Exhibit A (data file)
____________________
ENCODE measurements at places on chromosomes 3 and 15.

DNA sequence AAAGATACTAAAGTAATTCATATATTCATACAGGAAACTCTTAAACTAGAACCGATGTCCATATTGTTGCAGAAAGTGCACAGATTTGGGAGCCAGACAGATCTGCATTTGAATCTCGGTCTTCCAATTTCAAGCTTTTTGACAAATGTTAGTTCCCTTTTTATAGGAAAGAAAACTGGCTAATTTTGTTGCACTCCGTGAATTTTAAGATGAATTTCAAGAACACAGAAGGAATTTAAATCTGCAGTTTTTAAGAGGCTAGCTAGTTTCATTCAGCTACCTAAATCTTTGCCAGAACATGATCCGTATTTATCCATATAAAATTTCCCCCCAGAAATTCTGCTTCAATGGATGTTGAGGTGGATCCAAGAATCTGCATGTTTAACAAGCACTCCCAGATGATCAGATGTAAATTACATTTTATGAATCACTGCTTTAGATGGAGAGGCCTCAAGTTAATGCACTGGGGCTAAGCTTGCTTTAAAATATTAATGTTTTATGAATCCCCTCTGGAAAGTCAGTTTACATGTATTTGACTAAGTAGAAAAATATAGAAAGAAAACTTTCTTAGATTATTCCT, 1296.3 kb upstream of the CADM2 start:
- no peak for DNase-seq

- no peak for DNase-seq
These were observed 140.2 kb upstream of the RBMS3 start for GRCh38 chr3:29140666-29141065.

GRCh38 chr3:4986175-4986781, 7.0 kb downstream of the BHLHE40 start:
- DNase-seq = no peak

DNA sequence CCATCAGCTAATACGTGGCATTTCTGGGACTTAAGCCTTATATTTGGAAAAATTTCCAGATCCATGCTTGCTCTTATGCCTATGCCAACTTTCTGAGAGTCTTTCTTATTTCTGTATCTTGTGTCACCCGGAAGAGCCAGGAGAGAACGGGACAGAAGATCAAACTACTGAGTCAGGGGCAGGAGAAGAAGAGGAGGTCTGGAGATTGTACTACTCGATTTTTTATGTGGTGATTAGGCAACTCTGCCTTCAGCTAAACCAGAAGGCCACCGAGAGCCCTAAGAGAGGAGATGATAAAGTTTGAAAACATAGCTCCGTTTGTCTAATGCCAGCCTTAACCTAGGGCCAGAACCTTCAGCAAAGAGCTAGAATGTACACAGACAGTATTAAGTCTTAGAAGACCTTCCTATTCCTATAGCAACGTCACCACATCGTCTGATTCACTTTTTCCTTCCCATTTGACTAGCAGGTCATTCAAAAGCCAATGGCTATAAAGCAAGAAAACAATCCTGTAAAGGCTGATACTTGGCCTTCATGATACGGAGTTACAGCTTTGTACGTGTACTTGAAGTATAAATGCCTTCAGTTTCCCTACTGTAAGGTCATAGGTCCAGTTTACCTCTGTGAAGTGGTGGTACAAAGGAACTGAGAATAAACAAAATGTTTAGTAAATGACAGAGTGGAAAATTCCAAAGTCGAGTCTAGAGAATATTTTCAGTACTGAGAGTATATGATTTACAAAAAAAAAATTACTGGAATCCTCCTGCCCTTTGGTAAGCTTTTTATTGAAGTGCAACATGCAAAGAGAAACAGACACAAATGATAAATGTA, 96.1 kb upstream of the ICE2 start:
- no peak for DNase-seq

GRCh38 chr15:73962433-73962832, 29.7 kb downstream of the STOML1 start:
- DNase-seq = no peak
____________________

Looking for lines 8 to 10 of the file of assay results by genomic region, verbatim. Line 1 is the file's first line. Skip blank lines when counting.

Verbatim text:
DNA sequence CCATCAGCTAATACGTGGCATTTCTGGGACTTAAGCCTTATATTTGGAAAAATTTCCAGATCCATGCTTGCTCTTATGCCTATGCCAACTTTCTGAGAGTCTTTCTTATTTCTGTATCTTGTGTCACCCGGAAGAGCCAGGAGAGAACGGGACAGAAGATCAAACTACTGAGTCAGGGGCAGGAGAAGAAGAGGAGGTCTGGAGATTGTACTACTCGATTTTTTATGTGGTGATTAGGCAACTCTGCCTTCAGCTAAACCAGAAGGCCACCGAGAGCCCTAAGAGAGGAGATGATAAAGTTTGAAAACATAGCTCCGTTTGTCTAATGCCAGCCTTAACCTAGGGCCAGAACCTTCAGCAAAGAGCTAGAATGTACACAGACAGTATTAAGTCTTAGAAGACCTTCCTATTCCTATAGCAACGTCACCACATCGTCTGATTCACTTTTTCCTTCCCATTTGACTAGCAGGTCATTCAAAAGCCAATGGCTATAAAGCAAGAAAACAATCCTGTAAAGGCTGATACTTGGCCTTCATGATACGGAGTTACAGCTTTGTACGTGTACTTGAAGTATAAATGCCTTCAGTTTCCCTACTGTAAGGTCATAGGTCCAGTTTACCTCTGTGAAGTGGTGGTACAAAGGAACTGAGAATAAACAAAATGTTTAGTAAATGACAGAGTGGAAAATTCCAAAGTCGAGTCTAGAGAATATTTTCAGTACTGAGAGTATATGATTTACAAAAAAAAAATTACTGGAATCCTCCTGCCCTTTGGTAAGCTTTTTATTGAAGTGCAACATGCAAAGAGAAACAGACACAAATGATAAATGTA, 96.1 kb upstream of the ICE2 start:
- no peak for DNase-seq

GRCh38 chr15:73962433-73962832, 29.7 kb downstream of the STOML1 start: